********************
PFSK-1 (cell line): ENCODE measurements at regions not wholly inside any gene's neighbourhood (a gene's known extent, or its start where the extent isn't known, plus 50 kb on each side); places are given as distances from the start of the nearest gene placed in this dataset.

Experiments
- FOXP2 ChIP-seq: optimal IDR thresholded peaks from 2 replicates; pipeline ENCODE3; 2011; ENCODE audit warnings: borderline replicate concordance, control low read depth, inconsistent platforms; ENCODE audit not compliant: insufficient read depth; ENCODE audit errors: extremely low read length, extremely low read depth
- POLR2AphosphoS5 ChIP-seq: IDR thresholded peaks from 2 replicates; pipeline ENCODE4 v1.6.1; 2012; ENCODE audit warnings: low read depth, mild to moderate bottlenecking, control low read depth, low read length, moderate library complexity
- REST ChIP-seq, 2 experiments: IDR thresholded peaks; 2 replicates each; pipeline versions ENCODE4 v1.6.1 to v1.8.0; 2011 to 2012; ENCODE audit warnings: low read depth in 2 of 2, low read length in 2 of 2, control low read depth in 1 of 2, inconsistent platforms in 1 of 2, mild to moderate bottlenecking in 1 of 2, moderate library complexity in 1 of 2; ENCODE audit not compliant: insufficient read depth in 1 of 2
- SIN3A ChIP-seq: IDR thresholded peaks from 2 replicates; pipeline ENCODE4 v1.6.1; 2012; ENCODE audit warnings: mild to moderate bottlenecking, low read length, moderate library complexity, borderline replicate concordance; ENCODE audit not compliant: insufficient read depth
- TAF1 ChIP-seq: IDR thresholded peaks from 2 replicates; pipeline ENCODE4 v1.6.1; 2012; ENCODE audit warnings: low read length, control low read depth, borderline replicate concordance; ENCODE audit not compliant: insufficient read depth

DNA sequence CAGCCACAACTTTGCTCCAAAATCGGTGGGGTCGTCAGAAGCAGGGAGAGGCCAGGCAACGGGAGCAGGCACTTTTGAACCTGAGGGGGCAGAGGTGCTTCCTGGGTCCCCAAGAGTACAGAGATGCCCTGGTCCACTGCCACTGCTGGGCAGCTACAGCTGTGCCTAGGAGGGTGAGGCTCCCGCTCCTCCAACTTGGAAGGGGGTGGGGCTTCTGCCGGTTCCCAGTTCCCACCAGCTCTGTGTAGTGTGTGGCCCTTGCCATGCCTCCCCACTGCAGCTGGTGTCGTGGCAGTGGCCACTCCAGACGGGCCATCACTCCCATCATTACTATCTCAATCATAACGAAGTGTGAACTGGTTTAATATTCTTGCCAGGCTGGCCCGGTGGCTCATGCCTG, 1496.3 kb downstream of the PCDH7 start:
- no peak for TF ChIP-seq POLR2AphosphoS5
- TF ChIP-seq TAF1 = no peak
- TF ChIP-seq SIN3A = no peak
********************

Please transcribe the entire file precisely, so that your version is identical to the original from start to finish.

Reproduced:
PFSK-1 (cell line): ENCODE measurements at regions not wholly inside any gene's neighbourhood (a gene's known extent, or its start where the extent isn't known, plus 50 kb on each side); places are given as distances from the start of the nearest gene placed in this dataset.

Experiments
- FOXP2 ChIP-seq: optimal IDR thresholded peaks from 2 replicates; pipeline ENCODE3; 2011; ENCODE audit warnings: borderline replicate concordance, control low read depth, inconsistent platforms; ENCODE audit not compliant: insufficient read depth; ENCODE audit errors: extremely low read length, extremely low read depth
- POLR2AphosphoS5 ChIP-seq: IDR thresholded peaks from 2 replicates; pipeline ENCODE4 v1.6.1; 2012; ENCODE audit warnings: low read depth, mild to moderate bottlenecking, control low read depth, low read length, moderate library complexity
- REST ChIP-seq, 2 experiments: IDR thresholded peaks; 2 replicates each; pipeline versions ENCODE4 v1.6.1 to v1.8.0; 2011 to 2012; ENCODE audit warnings: low read depth in 2 of 2, low read length in 2 of 2, control low read depth in 1 of 2, inconsistent platforms in 1 of 2, mild to moderate bottlenecking in 1 of 2, moderate library complexity in 1 of 2; ENCODE audit not compliant: insufficient read depth in 1 of 2
- SIN3A ChIP-seq: IDR thresholded peaks from 2 replicates; pipeline ENCODE4 v1.6.1; 2012; ENCODE audit warnings: mild to moderate bottlenecking, low read length, moderate library complexity, borderline replicate concordance; ENCODE audit not compliant: insufficient read depth
- TAF1 ChIP-seq: IDR thresholded peaks from 2 replicates; pipeline ENCODE4 v1.6.1; 2012; ENCODE audit warnings: low read length, control low read depth, borderline replicate concordance; ENCODE audit not compliant: insufficient read depth

DNA sequence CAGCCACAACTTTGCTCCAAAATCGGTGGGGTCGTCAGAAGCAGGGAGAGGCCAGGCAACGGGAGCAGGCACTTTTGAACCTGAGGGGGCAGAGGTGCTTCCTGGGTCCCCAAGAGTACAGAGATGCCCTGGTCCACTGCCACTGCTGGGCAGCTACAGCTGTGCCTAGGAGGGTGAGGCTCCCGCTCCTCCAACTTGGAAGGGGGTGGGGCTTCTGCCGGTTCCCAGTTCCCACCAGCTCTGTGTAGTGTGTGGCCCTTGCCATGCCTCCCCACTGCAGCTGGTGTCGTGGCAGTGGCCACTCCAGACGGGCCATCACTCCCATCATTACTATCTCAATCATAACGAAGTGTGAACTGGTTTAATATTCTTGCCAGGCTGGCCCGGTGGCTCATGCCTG, 1496.3 kb downstream of the PCDH7 start:
- no peak for TF ChIP-seq POLR2AphosphoS5
- TF ChIP-seq TAF1 = no peak
- TF ChIP-seq SIN3A = no peak